Walter B. Plummer

Conspicuous among the wideawake and prosperous business men of Opdyke 
is Walter B. Plummer, who has built up a substantial trade as a dealer 
in lumber and builders' supplies. He was born in June, 1861, in 
Flemingsburg, Kentucky, a son of Judge William Plummer, and grandson 
of Benjamin Plummer, Jr., a pioneer settler of Kentucky. His great-
grandfather, Benjamin Plummer, Sr., and his great, great-grandfather, 
James Plummer, were likewise early settlers of that state. James Plummer 
spent all of his earlier life in Maryland, his native state. In 1794 he 
migrated to Kentucky, where he had at least one son living, going down 
the Ohio river on a flat boat and landing at Lewistown, now Maysville, 
and subsequently devoted his time to hunting. He left a fine estate in 
Maryland and a number of slaves, intending when he left home to go back 
there and settle up his affairs. On account of the many dangers then 
attending a trip between the two states, he kept putting off the journey, 
and finally abandoned his Maryland property, continuing his residence in 
Kentucky until his death, in 1818. Benjamin Plummer, Sr., was born in 
Maryland, and for awhile after his marriage lived in Virginia. Daring 
and venturesome, he accompanied the worldfamed Daniel Boone on his first 
trip to Kentucky, and took an active part in the stirring scenes enacted 
during the settlement of the "Dark and Bloody Ground." Benjamin Plummer, 
Jr., born in Virginia, January 10, 1793, was but a child when he accompanied 
his parents to Kentucky. A typical backwoodsman, he began hunting when too 
young to shoot excepting over a log, and became an expert marksman, his skill 
with the gun at the age of sixty years far surpassing that of most young men. 
During the War of 1812 he responded to the last call for troops, enlisting 
in the company commanded by Captain Matthews, and was accidentally wounded 
while marching at the mouth of Mad river, near the present site of Dayton. 
He married on August 15, 1816, and settled at Plummers Mills, where he spent 
his remaining years, passing away January 5, 1866, at the age of seventy-
three years. Nine children were born of their union, including: Mrs. W. B. 
Evans; Mrs. W. G. Montgomery, whose husband was a minister, died in Ohio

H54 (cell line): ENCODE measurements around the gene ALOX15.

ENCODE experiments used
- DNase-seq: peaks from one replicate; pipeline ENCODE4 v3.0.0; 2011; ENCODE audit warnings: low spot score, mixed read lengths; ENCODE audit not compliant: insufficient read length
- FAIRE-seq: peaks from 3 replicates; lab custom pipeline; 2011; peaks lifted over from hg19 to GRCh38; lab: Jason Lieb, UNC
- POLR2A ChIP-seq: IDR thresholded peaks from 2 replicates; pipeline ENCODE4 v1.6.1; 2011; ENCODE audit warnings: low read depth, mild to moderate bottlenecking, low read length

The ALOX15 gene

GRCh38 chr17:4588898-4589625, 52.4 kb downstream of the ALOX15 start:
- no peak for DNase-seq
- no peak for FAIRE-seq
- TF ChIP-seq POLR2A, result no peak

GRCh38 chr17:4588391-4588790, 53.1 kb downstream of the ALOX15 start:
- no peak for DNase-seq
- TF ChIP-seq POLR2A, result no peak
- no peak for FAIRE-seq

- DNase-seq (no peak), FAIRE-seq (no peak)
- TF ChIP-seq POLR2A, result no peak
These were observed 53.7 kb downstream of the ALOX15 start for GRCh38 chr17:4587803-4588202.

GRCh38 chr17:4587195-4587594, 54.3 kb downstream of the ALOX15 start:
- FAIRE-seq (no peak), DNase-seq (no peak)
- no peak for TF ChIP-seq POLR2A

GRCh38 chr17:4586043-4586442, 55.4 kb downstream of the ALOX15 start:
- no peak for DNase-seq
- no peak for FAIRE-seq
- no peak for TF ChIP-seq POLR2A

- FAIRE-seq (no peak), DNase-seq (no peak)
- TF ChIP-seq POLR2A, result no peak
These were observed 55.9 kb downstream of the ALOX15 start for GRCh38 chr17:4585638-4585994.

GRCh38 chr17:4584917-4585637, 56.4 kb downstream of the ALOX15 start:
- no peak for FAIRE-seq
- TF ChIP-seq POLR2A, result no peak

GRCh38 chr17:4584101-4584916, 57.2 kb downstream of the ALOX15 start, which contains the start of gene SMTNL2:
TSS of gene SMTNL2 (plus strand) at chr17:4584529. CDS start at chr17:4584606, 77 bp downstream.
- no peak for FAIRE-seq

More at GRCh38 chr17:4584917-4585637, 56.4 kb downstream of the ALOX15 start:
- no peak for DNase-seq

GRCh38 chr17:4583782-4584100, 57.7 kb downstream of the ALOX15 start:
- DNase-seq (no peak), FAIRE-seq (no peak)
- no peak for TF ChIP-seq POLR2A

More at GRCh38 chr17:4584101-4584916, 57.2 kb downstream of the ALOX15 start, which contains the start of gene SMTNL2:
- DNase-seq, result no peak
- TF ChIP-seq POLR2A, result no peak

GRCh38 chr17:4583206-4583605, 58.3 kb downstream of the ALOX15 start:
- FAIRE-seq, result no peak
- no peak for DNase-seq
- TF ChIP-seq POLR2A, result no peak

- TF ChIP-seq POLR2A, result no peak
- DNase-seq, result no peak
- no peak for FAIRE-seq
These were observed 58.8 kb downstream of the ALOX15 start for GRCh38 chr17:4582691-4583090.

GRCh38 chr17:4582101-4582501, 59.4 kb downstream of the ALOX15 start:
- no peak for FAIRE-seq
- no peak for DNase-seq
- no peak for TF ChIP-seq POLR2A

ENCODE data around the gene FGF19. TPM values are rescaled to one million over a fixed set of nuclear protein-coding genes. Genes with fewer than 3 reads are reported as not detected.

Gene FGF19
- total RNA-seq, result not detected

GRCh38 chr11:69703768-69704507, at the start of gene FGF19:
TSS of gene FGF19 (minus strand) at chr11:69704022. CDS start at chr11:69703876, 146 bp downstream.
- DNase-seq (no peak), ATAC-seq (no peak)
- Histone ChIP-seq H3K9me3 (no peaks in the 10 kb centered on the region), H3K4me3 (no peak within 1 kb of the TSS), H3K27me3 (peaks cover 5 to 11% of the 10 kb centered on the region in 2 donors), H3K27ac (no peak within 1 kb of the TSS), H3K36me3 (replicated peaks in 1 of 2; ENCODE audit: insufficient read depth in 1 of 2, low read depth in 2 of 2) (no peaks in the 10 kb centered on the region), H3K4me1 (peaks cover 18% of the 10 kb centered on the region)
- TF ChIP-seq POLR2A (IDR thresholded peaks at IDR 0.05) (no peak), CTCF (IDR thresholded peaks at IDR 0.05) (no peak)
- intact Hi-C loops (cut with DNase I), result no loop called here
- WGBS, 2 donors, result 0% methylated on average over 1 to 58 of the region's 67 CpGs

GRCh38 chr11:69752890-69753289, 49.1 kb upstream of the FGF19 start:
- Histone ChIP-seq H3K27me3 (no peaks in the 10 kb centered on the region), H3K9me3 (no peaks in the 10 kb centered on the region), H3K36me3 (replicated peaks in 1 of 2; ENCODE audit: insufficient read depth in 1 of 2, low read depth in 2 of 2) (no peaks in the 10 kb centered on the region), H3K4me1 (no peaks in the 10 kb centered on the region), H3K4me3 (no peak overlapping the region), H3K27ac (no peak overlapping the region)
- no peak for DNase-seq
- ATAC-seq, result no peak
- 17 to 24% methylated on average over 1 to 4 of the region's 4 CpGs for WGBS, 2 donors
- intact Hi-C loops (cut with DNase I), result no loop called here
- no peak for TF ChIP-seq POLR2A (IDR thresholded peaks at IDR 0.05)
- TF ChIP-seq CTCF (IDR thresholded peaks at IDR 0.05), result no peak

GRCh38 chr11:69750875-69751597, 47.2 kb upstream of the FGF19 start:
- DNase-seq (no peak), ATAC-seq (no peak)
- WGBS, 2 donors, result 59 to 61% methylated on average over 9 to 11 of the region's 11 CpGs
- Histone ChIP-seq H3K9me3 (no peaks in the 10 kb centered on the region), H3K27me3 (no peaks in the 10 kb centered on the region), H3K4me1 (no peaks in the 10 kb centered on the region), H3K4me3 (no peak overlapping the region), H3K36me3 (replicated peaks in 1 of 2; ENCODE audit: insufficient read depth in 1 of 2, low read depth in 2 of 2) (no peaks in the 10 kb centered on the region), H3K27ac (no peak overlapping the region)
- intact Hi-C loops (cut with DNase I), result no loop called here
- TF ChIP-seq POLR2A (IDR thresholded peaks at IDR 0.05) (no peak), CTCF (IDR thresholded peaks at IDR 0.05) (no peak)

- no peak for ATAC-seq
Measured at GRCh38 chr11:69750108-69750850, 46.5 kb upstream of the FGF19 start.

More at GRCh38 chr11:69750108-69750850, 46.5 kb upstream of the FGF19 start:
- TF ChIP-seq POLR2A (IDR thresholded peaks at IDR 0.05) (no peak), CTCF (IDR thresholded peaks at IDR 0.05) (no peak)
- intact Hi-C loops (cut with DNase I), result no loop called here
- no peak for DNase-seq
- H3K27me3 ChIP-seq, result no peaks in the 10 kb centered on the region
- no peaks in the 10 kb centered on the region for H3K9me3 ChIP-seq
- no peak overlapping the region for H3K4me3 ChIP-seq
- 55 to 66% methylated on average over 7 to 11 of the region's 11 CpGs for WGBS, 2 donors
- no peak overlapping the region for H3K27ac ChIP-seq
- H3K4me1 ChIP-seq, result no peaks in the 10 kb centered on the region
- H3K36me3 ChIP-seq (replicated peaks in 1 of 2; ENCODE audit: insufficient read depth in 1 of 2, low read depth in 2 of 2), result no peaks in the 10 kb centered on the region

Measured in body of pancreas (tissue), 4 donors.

in 1858; Mrs. T. J. Cram died September 1, 1865, in Missouri; James moved 
to Missouri in 1854; John settled in Texas; William; became the father of 
Walter B.; Dr. Henry, of Harrodsburg, Kentucky, was a prominent physician; 
and Franklin, who located in Missouri. Benjamin Plummer, Jr., was a miller 
by trade, an honest, upright citizen, and a devout member of the Methodist 
church. During the Civil war his sympathies were naturally with the 
South, and two of his sons served in the Confederate army. His death was 
the result of brutal treatment received from the "Home Guards." William 
Plummer was born in Fleming county, Kentucky, in 1833, and was there educated. 
In 1857 he began the study of law with John A. Gavan, in Flemingsburg, and 
two years later was admitted to the Kentucky bar. In the spring of 1859 he 
was elected police judge of Flemingsburg, and in 1866 was elected county 
judge on the Democratic ticket, and served in that position until his death, 
in 1870. He was engaged in agricultural pursuits for a few years after his 
marriage, retiring from farming after his election to the judgeship. He 
was a man of sterling integrity and upright character, and a valued member 
of the Presbyterian church. William Plummer married, October 13, 1859, 
Mary E. Jones, a daughter of James Jones, who came from Maryland to Kentucky 
with James Plummer in 1794, and who lived to the remarkable age of ninety-
four years. Three children blessed their union, as follows: Walter Benjamin, 
the special subject of this brief biographical review; Anna Mary, who died 
at the age of twenty years; and Julia Fleming, now a resident of 
Flemingsburg, Kentucky. 

Left an orphan at an early age, Walter B. Plummer was brought up by his 
aunt, Mrs. Amanda D. Norwood, of Peoria, Illinois, and was educated in 
the Peoria schools. Selecting farming as his first occupation, he was 
engaged in agricultural pursuits until twenty-eight years of age, when 
he moved to the city, where he learned the builder's trade which he 
followed continuously in Peoria for eight years. Migrating then, in 1899 
to Mississippi, Mr. Plummer purchased land, and was there a tiller of 
the soil until 1906, when he traded his Mississippi property for a farm 
in Jefferson county, Illinois, near Opdyke. On this farm of two hundred 
and forty acres Mr. Plummer resided until January, 1911, in the meantime 
making improvements of value, including the erection of a modernly 
equipped house, at a cost of $2,500.00. Taking up his residence in Opdyke 
in January, 1911, he has since been prosperously engaged in business as 
a dealer in lumber and builder's supplies, and is also president of the 
Opdyke Bank, a flourishing financial institution. Fraternally he is a 
member of Jefferson Lodge, No. 168, Ancient Free and Accepted Order of 
Masons, of Opdyke; and of H. W. Hubbard Chapter, No. 160, Royal Arch 
Masons, of Mount Vernon. Religiously he belongs to the Methodist church.
Mr. Plummer married first, in March, 1888, Alice Ramsden, daughter of 
James Ramsden, who immigrated from England to the United States, 
settling in Peoria, Illinois. She died, leaving one son, Harold W., 
born February 11, 1894. Mr. Plummer again married, January 2, 1896, 
Mrs. M. L. Howarth, a daughter of Jeremiah Harker, of Peoria, Illinois.

Source: History of Southern Illinois George Washington Smith, 
Page 1453 - 1455 

Submitted by Robert W. Loman 

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